Wanted (2008 film)

Posted: September 22, 2015 in Uncategorized

After recently watching The Spirit, I was ruminating on the idea of changing a piece of work so thoroughly in an adaptation that it no longer resembles the thing from which it came. That got me thinking about whether or not I’d seen a movie that changed a concept to the point of near unrecognizability but the end result actually still worked. That, of course, got me thinking of Wanted.

Pictured: visual flair.

Pictured: visual flair.

Directed by Timur Bekmambatov in his English-language debut, Wanted is a film full of contradictions. It more or less completely ignores the source material, save the first 15 minutes or so, and has a central conceit that is as awesome as it is silly (which is also not from the source). This is a testament to the power of the director when it comes to visual storytelling. Frank Miller, for all his on-the-page flair, isn’t able to capture excitement or interest when the medium is film. Bekmambatov, however, has enough visual style to compensate for massive changes to the subject matter. And, oh, the changes were massive. I’ll go into it more further down, but the film is essentially about a fraternity of assassins who have vaguely mystic powers and seek to maintain a balance in the world. The comic, however, is about a group of supervillains who came together decades ago and wiped out all of the superheroes then erased them from the public consciousness. This cabal of villains secretly run all of the major events in the world (and some alternate realities as well). Just a slight departure, I suppose.

The film opens with young Wesley Gibson, an office drone living an unremarkable life with an unfaithful girlfriend. He learns early on that he is the son of a world-class assassin and has gained his father’s remarkable ability to manipulate bullets mid-air when fired. This introduces the much-parodied concept of “bending bullets”. On paper, this idea seems to be completely ridiculous, and it totally is within the film, but it also works. The commitment to the crazy world that these characters live in is absolute. Bekmambatov assembled an impressive cast of A-list stars and B-list character actors to help sell the insanity and ground it in believability. When you have Morgan Freeman explaining that the “loom of fate” has spoken in binary code to decree who needs to be murdered for the betterment of society, you don’t question it.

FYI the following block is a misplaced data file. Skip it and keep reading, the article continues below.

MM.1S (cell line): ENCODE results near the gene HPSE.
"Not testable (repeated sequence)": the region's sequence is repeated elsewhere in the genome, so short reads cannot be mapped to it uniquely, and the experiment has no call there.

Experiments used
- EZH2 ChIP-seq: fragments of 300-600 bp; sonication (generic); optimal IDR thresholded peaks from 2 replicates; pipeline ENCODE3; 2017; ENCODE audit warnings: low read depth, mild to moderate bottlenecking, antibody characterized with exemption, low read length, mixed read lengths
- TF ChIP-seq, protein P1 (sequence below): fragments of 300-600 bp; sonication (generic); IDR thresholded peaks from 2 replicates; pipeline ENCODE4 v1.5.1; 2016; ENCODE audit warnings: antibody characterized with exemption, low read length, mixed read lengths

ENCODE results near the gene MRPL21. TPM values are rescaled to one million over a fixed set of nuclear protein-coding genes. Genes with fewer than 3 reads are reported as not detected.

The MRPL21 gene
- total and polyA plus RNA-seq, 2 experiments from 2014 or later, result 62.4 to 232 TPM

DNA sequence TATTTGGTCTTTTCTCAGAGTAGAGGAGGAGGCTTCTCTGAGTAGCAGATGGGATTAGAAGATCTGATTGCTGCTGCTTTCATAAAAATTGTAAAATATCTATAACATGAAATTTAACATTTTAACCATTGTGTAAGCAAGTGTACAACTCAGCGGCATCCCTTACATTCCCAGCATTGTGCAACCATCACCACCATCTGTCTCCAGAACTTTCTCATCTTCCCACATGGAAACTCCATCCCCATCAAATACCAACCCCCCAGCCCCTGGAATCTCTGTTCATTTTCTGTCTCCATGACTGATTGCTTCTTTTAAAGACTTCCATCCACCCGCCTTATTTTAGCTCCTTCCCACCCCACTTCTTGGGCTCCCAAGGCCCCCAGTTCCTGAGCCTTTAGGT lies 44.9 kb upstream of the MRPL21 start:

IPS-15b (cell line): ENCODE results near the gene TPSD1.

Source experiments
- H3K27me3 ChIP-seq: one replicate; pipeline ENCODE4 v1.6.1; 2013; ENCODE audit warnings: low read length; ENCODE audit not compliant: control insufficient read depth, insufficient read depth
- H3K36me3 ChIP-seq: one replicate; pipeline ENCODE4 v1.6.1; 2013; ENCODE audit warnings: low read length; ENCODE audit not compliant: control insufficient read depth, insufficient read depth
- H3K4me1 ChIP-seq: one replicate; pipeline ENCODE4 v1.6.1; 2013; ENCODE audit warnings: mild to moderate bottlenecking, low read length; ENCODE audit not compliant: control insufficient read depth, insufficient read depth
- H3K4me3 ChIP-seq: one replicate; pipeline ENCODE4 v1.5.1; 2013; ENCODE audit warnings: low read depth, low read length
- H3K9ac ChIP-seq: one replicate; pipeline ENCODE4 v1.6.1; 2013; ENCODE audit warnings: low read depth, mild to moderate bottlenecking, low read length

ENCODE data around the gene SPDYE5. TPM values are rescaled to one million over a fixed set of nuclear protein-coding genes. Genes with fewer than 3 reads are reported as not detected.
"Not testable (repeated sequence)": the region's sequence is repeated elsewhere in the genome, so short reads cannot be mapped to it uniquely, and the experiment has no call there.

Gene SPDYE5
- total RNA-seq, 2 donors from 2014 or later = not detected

He was God, you know.

He was God, you know.

In trying to understand just how different this film is from the comic, there are two very obvious points of reference. The first is the cast of characters. Wesley essentially fills the same role in both stories as does Fox, the assassin that brings him into the fold (although she is much more sympathetic in the film). Everyone else is either a proxy of a character from the comic or created whole cloth. The film’s initial antagonist is Cross, played by Thomas Kretschmann. He, along with Sloan (Freeman’s character) are very loose analogues to various characters from the comic. Keeping to the film’s reliance on fire-arms, most of the Fraternity members are just variations of the “marksman” stock character while the comic has a huge variation of villains.

Badguys, goodguys. It's all the same.

Badguys, goodguys. It’s all the same.